Also expand your job search to nursing homes, long term care, and research the managers. If you know there names many times you can google them or check them on linked in or pipl.com and learn a little more about them professionally and then you can contect them directly and request a job.
What about all the places you have been volunteering or working short gigs at can you get help from anyone there re a job. Perhaps a doctor at the clinic has his own practice or can at least give you a reference for a job! What about agency if you can get a foot in a place thru agency, and people get to know you, that can be an in for a job!
I'm really shocked that so many nurses are have trouble getting jobs, but I guess this is not really surprising thinking how many college grads can't get decent jobs, even with business degrees and how many law grads can't get jobs. So many schools offer nursing programs and more and more nursing schools are opening up I guess that's causing a glut of nurses. You may have to be open to relocating if that's possible!
What are you doing now for money and health insurance? Did you have a job you quit before nursing? Is there any way to go back to that?
Honestly, I'm older and still have 20 years to go and I wonder how I will make it. Eventually I would even consider a non-nursing job for better working conditions if it paid a living wage, but how many jobs like that exist in America today! I'm trying to get my mortgage paid off before I retire and sooner would be better, because then I wouldn't have the same money pressure as I do now.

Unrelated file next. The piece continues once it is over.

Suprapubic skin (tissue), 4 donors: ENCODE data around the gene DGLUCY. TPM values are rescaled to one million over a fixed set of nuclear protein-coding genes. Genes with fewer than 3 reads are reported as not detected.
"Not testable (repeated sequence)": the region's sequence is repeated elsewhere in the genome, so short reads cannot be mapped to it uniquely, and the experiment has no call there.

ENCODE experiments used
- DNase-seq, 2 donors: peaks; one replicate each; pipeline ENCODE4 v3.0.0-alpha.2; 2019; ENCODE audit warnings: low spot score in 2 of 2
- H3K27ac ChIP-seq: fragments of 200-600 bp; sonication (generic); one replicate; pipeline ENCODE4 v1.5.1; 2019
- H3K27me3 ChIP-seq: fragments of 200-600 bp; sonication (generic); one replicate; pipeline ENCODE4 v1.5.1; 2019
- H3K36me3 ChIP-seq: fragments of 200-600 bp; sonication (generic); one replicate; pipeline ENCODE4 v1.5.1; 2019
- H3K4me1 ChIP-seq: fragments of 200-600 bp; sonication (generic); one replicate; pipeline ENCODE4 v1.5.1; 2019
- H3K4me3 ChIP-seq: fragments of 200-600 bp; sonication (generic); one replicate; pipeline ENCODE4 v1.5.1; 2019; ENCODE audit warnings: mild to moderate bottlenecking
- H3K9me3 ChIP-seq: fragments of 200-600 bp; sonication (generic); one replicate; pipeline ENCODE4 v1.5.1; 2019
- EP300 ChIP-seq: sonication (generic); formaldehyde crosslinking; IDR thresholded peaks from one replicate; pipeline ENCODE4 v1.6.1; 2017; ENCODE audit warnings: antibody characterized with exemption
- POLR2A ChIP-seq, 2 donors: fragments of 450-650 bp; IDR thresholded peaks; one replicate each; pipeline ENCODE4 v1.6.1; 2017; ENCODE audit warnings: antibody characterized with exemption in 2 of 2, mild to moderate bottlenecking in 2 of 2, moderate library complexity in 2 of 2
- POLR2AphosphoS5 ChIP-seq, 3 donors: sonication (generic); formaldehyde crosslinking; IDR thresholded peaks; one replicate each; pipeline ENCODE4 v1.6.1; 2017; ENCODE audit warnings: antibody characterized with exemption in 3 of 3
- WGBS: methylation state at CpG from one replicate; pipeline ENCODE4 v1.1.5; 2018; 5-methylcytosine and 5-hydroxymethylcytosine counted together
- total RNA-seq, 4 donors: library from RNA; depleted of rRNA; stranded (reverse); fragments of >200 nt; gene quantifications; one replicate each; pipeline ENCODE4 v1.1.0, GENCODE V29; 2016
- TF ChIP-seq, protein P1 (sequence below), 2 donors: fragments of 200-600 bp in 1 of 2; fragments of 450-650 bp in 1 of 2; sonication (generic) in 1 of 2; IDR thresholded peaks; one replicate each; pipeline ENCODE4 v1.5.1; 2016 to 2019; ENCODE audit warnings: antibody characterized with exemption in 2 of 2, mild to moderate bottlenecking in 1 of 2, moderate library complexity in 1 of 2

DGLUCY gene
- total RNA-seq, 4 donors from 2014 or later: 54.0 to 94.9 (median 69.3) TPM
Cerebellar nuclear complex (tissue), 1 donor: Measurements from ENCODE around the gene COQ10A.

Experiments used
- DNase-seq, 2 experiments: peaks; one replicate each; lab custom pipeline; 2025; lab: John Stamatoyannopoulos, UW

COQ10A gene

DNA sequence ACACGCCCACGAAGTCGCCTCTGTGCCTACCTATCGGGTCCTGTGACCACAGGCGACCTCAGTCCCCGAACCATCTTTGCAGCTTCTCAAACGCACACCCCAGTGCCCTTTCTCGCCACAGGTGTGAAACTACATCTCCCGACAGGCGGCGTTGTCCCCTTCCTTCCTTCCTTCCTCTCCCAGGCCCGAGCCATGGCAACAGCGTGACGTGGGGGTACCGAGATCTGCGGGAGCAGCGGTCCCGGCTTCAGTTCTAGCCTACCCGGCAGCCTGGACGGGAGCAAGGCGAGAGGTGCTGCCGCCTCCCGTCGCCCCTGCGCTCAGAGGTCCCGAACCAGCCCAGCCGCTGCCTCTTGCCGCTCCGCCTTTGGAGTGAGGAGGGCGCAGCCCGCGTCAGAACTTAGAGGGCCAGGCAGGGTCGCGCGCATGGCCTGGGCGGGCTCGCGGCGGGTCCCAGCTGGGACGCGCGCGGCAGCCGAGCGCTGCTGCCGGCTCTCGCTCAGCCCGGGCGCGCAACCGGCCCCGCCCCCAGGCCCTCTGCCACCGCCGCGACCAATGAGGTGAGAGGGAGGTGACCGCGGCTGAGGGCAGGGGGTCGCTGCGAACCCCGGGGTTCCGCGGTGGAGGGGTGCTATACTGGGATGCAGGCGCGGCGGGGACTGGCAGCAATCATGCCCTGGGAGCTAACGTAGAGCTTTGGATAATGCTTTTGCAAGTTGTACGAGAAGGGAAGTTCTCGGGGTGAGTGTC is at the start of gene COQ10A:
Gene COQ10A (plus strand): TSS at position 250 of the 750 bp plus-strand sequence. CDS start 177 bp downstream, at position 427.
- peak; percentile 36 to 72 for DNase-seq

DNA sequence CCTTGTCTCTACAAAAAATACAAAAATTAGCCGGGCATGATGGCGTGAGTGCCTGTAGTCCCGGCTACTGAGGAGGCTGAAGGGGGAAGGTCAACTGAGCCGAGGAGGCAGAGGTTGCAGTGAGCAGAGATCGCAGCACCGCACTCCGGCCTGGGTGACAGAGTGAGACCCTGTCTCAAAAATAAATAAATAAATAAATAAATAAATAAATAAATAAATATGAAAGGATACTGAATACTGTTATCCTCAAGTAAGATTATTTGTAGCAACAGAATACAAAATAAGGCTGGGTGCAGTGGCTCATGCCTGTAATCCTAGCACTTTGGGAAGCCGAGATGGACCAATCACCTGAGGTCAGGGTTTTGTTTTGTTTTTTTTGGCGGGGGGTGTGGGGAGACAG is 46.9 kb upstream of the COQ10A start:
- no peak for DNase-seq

- 0Sep 13, '11 by BeeSupporterCalifornia begging for nurses? No way. Certainly not for new grads! Also flooded with experienced nurses from low paying southern states who chasing the $. Also re: moving where jobs are - hiring managers are becoming reluctant to take on new grads from high wage states because they know there is a higher probability of those RNs returning to their state of origin once they have that golden 6-12 mos. experience. They want people who will stay once trained. Can't blame they for that.
- 0Sep 13, '11 by XXWeaponXYou are getting jobs like Flu shot nurse, and things like that. Have you considered to focus your job hunt outside of acute care? You are getting jobs, it is clicking with some interviewers, which means you'd click with others. Consider working in an medical clinic, prison, jail, or research environment instead of a hospital.